Be willing to witness searing, unbearable pain. 
To do so, while also practicing  the above is very, very hard.

This is not about you.
Being with someone in pain is not easy. You will have things come up — stresses, questions, anger, fear, guilt. Your feelings will likely be hurt. You may feel ignored and unappreciated. Your friend cannot show up for their part of the relationship very well. Please don’t take it personally, and please don’t take it out on them. Please find your own people to lean on at this time — it’s important that you be supported while you support your friend. When in doubt, refer to #1.

Do not impose your personal spirituality or religious beliefs on another.
I believe in prayer and spirituality.  My beliefs are highly personal. Telling somebody that you will be reunited in a better place and how a loved one is in a better place may not be helpful. Let them guide you.

Anticipate, don’t ask.
Do not say “Call me if you need anything,” because your friend will not call. Not because they do not need, but because identifying a need, figuring out who might fill that need, and then making a phone call to ask is light years beyond their energy levels, capacity or interest. Instead, make concrete offers: “I will be there at 4 p.m. on Thursday to bring your recycling to the curb,” or “I will stop by each morning on my way to work and give the dog a quick walk.” Be reliable.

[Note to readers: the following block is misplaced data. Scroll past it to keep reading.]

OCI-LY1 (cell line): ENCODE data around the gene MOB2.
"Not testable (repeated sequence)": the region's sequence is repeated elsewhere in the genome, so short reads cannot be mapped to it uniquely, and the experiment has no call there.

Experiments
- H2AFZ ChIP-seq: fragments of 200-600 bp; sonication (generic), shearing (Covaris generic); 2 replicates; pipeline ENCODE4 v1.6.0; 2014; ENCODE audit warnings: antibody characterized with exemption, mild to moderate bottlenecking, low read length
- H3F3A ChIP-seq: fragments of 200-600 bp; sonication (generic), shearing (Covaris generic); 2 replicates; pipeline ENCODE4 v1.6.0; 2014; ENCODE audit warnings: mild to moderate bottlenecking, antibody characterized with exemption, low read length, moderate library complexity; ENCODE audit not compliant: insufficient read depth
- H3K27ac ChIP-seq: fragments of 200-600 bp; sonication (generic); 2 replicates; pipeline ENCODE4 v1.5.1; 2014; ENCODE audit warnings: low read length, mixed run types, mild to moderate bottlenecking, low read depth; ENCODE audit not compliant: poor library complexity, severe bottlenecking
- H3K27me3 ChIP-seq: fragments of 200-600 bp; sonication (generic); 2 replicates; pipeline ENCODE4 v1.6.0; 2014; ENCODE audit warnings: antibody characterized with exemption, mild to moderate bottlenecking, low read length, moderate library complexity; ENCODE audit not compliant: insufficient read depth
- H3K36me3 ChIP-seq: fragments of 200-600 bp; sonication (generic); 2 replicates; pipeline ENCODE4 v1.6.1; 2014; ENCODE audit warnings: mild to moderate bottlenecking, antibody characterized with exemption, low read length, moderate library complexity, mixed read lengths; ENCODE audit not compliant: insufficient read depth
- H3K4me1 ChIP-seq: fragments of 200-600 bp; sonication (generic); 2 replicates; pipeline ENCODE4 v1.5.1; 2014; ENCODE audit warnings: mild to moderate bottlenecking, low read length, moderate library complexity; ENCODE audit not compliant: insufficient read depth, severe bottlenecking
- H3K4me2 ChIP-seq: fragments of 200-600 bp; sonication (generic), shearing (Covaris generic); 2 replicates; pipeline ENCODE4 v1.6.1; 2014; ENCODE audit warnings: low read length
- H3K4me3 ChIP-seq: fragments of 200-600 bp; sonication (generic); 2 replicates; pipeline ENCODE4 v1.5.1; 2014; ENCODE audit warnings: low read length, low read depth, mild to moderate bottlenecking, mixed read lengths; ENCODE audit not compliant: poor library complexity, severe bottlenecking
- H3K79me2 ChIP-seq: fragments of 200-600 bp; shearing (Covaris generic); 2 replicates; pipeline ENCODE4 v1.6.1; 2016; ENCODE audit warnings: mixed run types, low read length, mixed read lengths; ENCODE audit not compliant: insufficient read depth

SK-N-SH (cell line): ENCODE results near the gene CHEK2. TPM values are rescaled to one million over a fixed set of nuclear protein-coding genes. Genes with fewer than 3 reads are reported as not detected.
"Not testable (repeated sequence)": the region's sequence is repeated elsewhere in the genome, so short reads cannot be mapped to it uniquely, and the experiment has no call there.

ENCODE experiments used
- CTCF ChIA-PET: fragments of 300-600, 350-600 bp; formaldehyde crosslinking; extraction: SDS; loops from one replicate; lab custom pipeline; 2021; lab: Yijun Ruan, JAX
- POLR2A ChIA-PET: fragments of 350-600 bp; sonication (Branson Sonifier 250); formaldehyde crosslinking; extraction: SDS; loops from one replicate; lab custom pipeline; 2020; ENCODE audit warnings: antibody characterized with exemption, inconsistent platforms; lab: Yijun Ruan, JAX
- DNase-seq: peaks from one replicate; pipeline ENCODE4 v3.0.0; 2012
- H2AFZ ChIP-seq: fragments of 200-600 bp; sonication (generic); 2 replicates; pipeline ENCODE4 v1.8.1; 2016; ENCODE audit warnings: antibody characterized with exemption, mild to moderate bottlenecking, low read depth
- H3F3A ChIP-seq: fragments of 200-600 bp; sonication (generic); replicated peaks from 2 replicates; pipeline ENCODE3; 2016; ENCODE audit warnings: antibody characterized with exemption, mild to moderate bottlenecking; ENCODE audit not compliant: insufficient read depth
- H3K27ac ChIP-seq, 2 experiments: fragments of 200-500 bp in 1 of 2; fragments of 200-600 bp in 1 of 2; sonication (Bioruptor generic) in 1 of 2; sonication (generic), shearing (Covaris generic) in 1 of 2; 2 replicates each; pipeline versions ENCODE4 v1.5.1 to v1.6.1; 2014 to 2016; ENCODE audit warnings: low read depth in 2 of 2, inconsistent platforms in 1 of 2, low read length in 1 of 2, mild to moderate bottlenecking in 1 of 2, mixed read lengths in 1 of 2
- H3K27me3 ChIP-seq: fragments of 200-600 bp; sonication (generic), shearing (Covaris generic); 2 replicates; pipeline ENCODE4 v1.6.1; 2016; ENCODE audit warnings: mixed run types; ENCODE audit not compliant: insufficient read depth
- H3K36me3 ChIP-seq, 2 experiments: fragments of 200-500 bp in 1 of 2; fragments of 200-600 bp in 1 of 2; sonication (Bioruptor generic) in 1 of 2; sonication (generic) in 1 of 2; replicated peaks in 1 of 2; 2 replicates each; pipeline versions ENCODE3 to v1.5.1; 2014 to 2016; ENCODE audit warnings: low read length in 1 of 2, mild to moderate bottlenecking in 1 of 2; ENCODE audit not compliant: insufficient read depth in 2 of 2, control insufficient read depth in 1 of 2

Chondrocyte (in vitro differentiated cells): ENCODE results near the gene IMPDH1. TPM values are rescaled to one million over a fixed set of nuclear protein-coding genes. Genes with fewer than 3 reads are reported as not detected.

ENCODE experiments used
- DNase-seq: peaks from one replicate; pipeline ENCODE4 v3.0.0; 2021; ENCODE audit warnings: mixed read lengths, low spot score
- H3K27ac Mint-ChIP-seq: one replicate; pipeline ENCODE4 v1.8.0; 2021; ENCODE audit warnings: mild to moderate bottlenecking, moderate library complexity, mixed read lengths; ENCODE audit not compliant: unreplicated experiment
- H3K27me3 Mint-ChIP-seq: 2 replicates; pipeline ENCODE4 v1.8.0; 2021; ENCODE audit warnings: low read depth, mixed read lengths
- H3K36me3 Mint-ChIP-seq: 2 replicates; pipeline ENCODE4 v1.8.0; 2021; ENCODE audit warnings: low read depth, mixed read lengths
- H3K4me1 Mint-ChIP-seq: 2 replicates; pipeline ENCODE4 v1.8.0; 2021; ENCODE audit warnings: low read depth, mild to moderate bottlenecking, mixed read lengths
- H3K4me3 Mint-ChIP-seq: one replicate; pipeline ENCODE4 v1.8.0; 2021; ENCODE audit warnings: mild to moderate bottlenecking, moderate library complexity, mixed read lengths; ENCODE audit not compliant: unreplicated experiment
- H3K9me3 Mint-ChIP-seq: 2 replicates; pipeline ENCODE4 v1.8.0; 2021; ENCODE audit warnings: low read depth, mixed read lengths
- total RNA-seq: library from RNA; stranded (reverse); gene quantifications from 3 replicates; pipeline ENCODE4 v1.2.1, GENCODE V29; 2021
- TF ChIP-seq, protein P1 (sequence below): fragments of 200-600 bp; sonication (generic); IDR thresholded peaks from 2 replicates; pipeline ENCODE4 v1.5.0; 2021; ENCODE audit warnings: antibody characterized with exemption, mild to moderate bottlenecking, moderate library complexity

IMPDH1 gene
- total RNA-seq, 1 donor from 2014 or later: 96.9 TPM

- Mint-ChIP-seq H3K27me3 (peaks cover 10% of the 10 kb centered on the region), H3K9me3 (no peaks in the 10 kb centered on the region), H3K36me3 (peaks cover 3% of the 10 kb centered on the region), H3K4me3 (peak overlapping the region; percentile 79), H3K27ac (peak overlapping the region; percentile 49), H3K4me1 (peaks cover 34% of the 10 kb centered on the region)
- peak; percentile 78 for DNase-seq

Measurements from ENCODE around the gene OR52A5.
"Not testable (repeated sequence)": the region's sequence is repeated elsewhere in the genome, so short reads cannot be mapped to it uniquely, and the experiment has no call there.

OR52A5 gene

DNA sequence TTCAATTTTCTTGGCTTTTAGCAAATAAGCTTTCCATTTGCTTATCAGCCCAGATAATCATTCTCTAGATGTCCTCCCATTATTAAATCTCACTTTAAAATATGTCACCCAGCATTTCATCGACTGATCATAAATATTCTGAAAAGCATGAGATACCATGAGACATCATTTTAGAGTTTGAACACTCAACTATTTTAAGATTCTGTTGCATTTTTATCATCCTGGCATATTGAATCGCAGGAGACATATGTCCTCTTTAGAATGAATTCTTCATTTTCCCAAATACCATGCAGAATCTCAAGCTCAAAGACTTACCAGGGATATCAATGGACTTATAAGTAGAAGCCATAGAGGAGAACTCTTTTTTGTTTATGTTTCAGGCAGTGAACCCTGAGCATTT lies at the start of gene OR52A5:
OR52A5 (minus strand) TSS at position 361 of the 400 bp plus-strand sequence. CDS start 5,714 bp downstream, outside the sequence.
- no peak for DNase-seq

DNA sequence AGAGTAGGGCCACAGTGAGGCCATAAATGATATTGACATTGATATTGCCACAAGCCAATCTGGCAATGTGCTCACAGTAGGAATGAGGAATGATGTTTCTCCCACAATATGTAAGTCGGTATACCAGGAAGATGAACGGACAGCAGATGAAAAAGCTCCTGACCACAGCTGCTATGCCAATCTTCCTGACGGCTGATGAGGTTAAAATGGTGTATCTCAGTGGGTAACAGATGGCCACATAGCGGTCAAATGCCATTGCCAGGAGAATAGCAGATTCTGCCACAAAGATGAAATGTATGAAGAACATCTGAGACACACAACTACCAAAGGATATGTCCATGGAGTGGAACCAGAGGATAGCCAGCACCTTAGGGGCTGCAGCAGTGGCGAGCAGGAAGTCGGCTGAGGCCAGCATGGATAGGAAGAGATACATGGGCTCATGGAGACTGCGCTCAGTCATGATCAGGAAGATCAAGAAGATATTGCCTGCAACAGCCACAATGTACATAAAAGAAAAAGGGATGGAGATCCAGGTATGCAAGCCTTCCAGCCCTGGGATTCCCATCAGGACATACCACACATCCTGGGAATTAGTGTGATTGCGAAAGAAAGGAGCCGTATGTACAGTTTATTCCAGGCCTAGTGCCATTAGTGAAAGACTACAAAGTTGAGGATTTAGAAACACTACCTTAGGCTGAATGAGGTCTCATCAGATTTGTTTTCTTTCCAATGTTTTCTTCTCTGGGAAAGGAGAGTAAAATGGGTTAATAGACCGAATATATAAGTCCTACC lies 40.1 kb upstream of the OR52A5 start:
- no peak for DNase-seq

Do the recurring things.
The actual, heavy, real work of grieving is not something you can do (see #1), but you can lessen the burden of “normal” life requirements for your friend. Are there recurring tasks or chores that you might do? Things like walking the dog, refilling prescriptions, shoveling snow and bringing in the mail are all good choices. Support your friend in small, ordinary ways — these things are tangible evidence of love.

Please try not to do anything that is irreversible — like doing laundry or cleaning up the house — unless you check with your friend first. That empty soda bottle beside the couch may look like trash, but may have been left there by their husband just the other day. The dirty laundry may be the last thing that smells like her.  I have a strand of hair from a loved one from years ago, carefully wrapped.   Do you see where I’m going here? Tiny little things become precious. Ask first.